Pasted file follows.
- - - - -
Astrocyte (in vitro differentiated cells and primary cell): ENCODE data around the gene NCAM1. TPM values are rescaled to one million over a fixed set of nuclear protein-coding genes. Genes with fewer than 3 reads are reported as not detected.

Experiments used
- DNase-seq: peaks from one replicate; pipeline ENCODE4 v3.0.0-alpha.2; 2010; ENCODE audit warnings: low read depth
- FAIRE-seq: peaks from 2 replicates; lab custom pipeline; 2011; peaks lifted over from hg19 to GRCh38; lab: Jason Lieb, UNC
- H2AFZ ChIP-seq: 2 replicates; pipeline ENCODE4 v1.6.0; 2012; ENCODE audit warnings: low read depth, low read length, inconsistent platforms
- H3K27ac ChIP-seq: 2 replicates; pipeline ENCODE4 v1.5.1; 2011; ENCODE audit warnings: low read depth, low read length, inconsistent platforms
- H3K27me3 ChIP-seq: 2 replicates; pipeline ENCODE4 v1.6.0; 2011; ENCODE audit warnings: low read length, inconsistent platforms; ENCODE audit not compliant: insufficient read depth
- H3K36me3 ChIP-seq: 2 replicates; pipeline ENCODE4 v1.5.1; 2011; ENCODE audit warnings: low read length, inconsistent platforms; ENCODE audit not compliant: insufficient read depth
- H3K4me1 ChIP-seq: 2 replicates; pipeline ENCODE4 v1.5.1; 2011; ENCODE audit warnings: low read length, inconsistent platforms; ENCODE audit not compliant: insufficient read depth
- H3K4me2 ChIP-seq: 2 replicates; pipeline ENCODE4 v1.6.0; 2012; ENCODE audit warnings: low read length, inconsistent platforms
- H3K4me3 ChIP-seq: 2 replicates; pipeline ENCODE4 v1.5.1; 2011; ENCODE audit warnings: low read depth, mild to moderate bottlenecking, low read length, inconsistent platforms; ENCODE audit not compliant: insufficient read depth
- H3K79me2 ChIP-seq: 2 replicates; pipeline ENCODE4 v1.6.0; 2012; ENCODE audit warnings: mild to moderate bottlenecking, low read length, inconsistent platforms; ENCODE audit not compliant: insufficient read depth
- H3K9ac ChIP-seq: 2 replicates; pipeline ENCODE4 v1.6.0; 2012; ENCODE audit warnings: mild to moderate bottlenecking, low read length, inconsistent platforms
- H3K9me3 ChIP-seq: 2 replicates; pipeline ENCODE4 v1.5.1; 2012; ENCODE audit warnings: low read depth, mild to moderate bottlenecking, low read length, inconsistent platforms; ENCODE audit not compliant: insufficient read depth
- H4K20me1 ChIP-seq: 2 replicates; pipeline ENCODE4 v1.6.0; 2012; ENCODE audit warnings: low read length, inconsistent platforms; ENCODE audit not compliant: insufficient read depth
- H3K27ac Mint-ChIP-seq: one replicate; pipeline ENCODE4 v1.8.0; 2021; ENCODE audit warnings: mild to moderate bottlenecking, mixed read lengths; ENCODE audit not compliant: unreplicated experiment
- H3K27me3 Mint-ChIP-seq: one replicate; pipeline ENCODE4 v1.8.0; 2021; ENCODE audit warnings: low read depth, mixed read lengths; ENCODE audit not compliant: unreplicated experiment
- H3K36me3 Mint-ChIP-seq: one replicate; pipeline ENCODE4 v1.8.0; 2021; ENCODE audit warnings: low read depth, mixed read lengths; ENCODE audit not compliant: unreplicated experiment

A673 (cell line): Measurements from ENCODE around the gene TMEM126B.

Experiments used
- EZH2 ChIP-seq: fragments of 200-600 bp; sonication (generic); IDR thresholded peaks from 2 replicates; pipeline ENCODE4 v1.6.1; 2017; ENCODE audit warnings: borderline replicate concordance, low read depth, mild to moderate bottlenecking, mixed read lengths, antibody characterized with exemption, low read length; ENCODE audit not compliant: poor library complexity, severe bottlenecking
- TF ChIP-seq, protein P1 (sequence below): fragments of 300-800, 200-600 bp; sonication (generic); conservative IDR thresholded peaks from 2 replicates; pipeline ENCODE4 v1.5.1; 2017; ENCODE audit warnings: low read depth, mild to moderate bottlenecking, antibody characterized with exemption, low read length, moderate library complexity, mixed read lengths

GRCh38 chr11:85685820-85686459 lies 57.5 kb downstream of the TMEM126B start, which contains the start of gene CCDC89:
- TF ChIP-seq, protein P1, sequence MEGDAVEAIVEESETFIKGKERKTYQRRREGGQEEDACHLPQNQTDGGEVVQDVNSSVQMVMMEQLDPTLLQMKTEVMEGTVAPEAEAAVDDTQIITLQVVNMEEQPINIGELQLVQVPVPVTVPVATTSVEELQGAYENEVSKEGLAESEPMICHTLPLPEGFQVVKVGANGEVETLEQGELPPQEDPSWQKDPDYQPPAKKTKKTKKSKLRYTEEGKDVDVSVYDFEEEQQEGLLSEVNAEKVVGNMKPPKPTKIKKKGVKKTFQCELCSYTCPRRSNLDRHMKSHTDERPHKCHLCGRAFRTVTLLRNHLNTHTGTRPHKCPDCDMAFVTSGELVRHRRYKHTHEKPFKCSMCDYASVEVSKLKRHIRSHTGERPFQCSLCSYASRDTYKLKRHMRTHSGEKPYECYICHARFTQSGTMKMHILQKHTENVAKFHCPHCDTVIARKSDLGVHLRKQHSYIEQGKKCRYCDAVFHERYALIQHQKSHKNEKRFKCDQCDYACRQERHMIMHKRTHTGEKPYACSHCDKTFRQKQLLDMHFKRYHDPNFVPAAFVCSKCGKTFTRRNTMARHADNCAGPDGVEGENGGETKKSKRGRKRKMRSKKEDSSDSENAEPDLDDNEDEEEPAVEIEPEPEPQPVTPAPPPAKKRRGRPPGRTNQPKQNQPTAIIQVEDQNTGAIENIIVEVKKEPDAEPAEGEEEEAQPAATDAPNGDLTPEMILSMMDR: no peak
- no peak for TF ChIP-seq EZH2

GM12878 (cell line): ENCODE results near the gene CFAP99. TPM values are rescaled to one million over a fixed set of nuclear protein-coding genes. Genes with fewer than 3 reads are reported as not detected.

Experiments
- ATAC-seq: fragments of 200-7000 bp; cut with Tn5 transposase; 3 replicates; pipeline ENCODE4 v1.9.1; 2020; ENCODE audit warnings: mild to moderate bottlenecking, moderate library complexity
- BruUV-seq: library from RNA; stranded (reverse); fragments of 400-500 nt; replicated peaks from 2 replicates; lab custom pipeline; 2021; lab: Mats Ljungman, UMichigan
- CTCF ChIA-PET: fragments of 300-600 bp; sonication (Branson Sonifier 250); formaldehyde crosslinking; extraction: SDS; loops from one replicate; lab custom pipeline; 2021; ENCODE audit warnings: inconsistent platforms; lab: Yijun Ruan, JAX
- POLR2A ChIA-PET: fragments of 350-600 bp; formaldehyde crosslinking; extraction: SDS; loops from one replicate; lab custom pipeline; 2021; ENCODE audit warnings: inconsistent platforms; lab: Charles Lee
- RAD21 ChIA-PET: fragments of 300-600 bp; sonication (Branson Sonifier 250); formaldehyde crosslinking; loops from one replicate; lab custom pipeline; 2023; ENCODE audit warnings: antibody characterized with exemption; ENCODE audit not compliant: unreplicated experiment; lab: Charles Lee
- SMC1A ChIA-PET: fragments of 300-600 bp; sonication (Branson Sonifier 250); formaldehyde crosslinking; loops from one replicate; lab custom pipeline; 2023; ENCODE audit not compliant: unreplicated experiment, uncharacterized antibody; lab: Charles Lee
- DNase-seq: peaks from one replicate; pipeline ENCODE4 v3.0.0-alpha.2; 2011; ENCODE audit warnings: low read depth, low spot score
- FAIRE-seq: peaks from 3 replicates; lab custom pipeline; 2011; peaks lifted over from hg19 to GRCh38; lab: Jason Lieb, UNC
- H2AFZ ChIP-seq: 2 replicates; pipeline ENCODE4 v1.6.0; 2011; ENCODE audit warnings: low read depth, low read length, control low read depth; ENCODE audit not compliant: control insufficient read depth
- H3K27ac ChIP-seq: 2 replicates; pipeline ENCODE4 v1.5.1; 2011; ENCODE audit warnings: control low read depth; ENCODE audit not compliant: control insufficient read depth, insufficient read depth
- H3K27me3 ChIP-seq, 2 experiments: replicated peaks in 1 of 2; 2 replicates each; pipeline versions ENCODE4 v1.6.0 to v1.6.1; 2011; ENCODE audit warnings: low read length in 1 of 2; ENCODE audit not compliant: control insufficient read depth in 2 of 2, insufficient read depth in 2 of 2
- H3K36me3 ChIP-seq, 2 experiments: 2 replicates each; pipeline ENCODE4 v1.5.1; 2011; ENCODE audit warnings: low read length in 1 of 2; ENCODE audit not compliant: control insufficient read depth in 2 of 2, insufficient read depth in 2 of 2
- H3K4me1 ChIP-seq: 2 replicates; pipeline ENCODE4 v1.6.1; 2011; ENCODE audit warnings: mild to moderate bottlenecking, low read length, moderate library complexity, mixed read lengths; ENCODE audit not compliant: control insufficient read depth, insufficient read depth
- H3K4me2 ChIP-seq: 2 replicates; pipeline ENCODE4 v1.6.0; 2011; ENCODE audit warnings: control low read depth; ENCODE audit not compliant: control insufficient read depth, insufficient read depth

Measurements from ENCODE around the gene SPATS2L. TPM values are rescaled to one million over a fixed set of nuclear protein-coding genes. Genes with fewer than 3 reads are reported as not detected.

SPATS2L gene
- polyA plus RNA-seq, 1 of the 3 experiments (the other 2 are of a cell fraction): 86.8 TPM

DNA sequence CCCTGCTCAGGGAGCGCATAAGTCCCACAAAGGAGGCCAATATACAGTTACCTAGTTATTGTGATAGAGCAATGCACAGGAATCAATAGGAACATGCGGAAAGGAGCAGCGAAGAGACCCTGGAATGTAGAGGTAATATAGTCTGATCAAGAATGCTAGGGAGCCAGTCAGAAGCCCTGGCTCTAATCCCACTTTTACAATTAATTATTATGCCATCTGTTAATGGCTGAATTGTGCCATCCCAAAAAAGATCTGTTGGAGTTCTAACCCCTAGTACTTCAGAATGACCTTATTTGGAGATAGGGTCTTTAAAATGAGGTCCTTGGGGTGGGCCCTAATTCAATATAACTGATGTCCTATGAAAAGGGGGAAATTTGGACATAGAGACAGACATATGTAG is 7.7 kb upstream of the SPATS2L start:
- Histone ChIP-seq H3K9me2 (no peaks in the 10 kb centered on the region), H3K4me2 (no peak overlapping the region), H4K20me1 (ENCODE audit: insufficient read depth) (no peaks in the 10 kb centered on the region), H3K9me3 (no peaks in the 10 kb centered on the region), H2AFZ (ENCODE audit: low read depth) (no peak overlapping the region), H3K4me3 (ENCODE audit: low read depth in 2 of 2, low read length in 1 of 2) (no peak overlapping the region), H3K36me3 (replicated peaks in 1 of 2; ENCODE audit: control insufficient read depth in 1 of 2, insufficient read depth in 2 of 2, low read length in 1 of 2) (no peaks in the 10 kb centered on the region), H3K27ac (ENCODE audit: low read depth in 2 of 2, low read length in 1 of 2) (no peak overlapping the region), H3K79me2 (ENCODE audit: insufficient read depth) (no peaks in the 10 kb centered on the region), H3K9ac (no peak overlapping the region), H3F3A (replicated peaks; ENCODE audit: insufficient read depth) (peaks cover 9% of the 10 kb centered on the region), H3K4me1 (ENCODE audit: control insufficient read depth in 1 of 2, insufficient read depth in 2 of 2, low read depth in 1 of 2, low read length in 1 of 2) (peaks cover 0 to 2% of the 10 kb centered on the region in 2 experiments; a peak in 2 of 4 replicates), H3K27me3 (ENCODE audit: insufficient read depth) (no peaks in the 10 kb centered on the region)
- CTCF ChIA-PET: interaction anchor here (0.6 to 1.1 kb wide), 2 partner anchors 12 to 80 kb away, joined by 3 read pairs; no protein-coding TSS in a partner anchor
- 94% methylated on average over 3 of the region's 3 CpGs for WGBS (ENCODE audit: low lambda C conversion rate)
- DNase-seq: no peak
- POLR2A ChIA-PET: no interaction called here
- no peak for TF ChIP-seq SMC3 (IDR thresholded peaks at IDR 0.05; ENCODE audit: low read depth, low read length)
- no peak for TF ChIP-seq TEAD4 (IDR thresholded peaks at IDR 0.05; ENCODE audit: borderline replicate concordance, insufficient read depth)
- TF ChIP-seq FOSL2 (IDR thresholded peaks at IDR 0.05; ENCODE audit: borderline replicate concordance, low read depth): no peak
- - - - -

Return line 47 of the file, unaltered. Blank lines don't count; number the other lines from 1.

- CTCF ChIA-PET: interaction anchor here (0.6 to 1.1 kb wide), 2 partner anchors 12 to 80 kb away, joined by 3 read pairs; no protein-coding TSS in a partner anchor